Ellis et al. describe autoethnography as “retrospectively and selectively writ[ing] about epiphanies” (2011, p. 4). As such, ‘A Bollywood Affair’ is a pastiche of digital media which outlines the respective experiences of a cultural insider, and cultural outsider as they experience Bollywood cinema. View the project below.
Central to the autoethnographic process is reflexive thinking, which Pitard (2017, pp. 9-10) categorises as either personal or epistemological:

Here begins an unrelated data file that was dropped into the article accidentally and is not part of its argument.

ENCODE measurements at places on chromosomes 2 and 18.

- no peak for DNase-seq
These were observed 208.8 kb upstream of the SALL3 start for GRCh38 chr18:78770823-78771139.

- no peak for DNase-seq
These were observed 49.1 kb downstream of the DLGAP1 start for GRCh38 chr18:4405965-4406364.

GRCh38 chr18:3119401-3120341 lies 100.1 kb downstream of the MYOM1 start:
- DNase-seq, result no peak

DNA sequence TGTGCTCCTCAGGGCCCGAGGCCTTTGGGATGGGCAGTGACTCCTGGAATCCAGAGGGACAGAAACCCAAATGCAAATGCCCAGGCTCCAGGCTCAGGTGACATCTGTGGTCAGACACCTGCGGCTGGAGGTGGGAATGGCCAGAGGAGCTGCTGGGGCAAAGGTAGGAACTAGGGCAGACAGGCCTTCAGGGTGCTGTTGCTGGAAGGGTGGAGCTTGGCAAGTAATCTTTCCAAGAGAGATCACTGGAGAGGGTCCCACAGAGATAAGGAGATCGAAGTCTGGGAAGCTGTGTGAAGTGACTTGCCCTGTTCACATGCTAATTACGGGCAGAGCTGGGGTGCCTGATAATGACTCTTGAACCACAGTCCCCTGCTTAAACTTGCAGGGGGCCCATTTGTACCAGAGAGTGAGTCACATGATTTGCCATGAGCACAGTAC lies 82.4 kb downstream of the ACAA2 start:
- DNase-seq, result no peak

Moreover, Guillemin and Gillam (2004) propose that autoethnographers need to engage with reflexive thinking consider “ethically important moments” throughout their research. This methodology became incorporated into my ethnographic process wherein I reflected on my projects impact on research participant(s) (Sehel) as well as avoiding “ethical tensions” (Guillemin and Gillam 2004, p. 278). Primarily, this meant acknowledging epistemological constraints and reframing the research question to remove “East” and “West”, thus, detaching my work from contributing…
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